Flooding in Whatcom County is an annual, moderate threat when it rains, according to Paul Gazdik, Bellingham’s emergency management coordinator.
The last big event here was in January 2009 when a warm rain on top of December snow led to floods, landslides and avalanches, creating a state of emergency that led Whatcom officials to request the federal government for about $8.5 million to repair damages.
With catastrophic flooding in Texas following Hurricane Harvey, Gazdik answered our questions about urban flooding.
What are the risks for flooding here?
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The big one that floods every year is the Nooksack River, but there are smaller rivers that can potentially flood in the fall and spring.
What’s your biggest concern about urban flooding?
People trying to drive through standing water.
Summer rains in the Midwest allow people to play in the water and potentially fall into open manholes. The same principle applies to drivers. You don’t know what’s happening underneath the floodwaters. Roads can erode and overtaxed culverts can wash out.
We have a saying: Turn around, don’t drown. Don’t drive in floodwaters.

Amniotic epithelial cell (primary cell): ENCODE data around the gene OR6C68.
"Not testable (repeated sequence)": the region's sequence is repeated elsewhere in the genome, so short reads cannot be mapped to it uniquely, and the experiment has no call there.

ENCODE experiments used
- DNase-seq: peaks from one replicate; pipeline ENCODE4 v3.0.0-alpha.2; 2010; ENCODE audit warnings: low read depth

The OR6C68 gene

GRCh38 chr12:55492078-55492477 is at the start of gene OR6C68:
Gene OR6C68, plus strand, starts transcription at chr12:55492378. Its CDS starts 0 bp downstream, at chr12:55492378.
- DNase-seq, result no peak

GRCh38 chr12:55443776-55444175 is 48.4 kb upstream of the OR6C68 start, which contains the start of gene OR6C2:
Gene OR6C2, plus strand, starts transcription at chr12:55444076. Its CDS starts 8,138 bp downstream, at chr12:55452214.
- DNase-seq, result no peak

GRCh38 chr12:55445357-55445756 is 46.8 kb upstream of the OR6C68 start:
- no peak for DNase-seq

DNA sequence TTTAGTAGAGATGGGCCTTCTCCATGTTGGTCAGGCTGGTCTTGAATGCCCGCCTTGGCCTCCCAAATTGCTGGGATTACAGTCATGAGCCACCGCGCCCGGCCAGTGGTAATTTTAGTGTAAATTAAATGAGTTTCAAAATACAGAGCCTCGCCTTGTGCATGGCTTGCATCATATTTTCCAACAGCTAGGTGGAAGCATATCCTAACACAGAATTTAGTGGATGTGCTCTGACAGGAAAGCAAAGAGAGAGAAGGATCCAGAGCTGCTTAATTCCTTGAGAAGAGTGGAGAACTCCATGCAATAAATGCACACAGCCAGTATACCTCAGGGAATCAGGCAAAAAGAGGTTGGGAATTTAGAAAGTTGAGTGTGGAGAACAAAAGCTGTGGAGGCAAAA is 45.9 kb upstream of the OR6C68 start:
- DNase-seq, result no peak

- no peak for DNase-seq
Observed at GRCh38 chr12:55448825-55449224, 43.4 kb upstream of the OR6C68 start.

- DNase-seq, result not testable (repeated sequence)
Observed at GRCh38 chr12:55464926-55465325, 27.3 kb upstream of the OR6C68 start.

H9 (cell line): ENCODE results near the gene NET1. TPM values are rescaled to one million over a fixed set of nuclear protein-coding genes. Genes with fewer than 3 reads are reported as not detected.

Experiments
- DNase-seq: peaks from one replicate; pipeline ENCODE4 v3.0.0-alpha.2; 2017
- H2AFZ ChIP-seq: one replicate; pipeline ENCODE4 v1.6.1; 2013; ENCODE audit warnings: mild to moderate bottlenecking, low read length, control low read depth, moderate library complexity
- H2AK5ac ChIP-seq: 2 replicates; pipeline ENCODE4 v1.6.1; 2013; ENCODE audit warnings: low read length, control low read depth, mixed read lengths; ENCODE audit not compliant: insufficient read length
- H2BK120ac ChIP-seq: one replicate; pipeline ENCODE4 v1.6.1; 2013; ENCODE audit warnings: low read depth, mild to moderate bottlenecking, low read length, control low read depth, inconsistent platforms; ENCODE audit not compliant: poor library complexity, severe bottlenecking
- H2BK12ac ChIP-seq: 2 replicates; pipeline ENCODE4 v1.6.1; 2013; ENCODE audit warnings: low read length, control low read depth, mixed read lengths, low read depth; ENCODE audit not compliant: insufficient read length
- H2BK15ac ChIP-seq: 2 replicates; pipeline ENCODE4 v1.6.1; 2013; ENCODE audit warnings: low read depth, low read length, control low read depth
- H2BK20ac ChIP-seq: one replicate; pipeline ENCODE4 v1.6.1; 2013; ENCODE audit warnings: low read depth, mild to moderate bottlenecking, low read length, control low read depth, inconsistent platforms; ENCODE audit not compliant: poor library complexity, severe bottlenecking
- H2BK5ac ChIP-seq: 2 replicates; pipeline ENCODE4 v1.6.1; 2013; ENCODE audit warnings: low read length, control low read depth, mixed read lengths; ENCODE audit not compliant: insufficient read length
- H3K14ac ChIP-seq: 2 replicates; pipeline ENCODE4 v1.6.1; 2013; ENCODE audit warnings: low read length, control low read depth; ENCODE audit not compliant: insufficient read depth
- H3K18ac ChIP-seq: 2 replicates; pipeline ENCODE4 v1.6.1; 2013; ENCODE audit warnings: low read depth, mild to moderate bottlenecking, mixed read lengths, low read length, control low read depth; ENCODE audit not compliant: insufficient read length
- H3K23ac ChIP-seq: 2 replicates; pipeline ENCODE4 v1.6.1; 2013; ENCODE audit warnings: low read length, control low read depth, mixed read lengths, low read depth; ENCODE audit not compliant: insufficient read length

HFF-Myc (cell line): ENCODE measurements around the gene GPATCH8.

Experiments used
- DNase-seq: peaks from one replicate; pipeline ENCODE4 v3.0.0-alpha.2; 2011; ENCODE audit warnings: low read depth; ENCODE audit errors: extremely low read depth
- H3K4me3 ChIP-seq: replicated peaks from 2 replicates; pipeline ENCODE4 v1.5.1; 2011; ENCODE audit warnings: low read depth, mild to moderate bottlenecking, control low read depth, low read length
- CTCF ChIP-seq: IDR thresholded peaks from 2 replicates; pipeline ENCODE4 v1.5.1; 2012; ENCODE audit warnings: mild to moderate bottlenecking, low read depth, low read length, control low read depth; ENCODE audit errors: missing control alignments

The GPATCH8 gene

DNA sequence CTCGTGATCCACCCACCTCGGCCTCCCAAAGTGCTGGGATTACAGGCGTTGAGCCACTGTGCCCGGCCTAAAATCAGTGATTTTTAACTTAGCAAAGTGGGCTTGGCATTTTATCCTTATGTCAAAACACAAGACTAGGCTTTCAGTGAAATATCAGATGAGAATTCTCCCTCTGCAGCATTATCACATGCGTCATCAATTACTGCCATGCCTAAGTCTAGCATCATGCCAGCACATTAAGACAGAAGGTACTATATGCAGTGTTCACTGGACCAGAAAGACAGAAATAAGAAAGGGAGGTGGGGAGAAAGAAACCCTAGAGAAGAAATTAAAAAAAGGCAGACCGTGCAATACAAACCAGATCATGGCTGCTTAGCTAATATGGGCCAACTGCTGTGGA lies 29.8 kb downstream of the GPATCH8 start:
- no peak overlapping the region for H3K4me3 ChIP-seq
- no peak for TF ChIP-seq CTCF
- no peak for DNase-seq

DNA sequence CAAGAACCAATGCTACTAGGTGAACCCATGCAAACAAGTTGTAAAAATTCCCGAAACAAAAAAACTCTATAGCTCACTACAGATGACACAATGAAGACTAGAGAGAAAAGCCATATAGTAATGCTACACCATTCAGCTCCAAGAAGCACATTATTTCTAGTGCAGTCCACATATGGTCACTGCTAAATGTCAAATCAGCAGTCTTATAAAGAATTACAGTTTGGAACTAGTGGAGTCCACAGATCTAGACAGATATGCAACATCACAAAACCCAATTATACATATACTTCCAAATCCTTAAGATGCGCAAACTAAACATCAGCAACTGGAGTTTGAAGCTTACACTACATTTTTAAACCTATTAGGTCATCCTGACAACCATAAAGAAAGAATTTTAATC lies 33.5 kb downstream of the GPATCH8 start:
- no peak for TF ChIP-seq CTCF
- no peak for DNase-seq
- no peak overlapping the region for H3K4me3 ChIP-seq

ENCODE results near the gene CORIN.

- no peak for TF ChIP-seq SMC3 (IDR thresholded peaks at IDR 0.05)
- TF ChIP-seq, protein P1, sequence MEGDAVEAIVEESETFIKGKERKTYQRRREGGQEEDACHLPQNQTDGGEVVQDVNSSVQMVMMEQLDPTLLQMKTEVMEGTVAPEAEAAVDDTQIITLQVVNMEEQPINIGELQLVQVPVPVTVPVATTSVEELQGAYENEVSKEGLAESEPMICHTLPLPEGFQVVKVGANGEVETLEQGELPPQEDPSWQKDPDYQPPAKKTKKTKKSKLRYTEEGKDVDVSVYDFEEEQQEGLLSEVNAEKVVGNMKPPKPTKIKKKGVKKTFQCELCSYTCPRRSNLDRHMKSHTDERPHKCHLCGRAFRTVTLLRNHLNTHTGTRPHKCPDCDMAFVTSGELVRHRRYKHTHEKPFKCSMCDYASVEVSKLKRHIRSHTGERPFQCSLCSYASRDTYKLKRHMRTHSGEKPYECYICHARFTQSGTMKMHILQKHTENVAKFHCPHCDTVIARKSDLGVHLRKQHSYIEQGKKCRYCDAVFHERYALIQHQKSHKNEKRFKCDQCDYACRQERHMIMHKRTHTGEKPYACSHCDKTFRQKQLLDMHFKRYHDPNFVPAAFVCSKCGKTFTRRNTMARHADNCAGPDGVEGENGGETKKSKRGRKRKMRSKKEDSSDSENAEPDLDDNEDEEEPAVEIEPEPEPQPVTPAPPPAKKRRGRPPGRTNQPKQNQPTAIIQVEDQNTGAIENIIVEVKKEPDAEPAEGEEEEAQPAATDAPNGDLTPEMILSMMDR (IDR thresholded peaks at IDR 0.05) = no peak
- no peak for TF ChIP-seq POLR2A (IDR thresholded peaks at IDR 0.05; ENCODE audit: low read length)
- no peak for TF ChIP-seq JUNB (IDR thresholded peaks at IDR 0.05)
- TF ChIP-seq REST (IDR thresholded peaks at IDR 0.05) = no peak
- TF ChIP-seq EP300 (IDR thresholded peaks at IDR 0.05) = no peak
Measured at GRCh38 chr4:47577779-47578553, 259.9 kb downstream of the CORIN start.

What are the major risks of flood damage for Bellingham?
Risks here are mainly localized. Bridges can erode. Flooded basements combined with ground saturation can lead to buckled foundations. If you’re continually pumping, that’s OK, but if your pump fails and water collects, then there are issues with pressure from the outside. Pumping needs to be done slowly after the rain stops.
What can people do to be prepared for a flood event?
Have a “go bag” near your door in case you need to evacuate. Floodwaters move quickly and quietly. Have a family communication plan. Your kids should know where to meet you if you’re away from home. Your “go bag” should have non-perishable food items, a change of clothes, your ID and comfort supplies in case you have to go to a shelter.
Clear your gutters and storm drains in the fall to avoid localized flooding.
Where can people get emergency information?
Whatcom County residents can go to whatcomready.org and click on the “public alert sign up here” button on the right. Follow the instructions to sign up for information on weather or localized events by text, email and text-to-voice for your phone.
A “flood watch” is declared when there is the potential for rivers to rise. Warnings are issued when rivers are rising and getting close to flood stage.